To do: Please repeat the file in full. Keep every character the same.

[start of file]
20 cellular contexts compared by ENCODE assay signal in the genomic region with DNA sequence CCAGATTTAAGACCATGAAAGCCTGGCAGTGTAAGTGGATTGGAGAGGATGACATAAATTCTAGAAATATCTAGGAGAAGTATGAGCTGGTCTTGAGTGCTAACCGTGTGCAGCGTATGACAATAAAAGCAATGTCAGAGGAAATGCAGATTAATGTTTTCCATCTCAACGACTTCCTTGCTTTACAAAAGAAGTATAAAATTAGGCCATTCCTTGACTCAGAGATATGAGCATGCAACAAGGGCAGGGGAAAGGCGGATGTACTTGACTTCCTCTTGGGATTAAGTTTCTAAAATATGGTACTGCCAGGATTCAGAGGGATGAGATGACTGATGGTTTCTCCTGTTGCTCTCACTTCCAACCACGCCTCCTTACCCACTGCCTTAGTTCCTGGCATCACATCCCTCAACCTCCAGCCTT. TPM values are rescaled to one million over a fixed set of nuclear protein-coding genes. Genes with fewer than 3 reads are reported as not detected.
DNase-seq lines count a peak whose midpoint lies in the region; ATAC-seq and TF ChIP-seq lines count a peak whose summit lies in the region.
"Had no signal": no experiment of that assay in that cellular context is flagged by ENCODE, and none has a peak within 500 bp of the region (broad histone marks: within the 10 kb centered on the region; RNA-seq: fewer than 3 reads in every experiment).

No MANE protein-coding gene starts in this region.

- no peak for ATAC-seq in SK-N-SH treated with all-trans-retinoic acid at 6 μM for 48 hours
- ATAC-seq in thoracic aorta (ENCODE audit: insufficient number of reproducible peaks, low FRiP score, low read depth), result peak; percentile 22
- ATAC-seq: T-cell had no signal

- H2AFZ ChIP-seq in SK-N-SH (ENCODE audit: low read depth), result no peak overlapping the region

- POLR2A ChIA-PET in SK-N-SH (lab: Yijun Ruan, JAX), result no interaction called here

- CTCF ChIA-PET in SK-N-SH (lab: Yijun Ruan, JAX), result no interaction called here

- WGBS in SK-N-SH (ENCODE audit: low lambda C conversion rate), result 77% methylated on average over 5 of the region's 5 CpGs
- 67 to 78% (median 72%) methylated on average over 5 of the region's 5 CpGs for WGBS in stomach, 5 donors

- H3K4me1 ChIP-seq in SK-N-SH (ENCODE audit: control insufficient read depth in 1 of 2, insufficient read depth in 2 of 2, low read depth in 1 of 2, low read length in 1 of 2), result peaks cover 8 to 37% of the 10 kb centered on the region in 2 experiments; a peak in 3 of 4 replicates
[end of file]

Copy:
20 cellular contexts compared by ENCODE assay signal in the genomic region with DNA sequence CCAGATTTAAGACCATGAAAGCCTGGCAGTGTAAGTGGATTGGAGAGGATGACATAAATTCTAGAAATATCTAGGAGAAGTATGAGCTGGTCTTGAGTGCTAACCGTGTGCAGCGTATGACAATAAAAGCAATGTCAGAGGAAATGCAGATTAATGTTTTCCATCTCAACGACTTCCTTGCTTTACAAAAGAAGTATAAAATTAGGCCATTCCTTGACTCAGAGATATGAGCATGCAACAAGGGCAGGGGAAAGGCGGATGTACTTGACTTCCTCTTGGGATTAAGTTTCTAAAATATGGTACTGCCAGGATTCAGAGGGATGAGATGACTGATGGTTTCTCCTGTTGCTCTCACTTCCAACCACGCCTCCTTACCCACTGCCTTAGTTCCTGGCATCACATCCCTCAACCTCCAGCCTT. TPM values are rescaled to one million over a fixed set of nuclear protein-coding genes. Genes with fewer than 3 reads are reported as not detected.
DNase-seq lines count a peak whose midpoint lies in the region; ATAC-seq and TF ChIP-seq lines count a peak whose summit lies in the region.
"Had no signal": no experiment of that assay in that cellular context is flagged by ENCODE, and none has a peak within 500 bp of the region (broad histone marks: within the 10 kb centered on the region; RNA-seq: fewer than 3 reads in every experiment).

No MANE protein-coding gene starts in this region.

- no peak for ATAC-seq in SK-N-SH treated with all-trans-retinoic acid at 6 μM for 48 hours
- ATAC-seq in thoracic aorta (ENCODE audit: insufficient number of reproducible peaks, low FRiP score, low read depth), result peak; percentile 22
- ATAC-seq: T-cell had no signal

- H2AFZ ChIP-seq in SK-N-SH (ENCODE audit: low read depth), result no peak overlapping the region

- POLR2A ChIA-PET in SK-N-SH (lab: Yijun Ruan, JAX), result no interaction called here

- CTCF ChIA-PET in SK-N-SH (lab: Yijun Ruan, JAX), result no interaction called here

- WGBS in SK-N-SH (ENCODE audit: low lambda C conversion rate), result 77% methylated on average over 5 of the region's 5 CpGs
- 67 to 78% (median 72%) methylated on average over 5 of the region's 5 CpGs for WGBS in stomach, 5 donors

- H3K4me1 ChIP-seq in SK-N-SH (ENCODE audit: control insufficient read depth in 1 of 2, insufficient read depth in 2 of 2, low read depth in 1 of 2, low read length in 1 of 2), result peaks cover 8 to 37% of the 10 kb centered on the region in 2 experiments; a peak in 3 of 4 replicates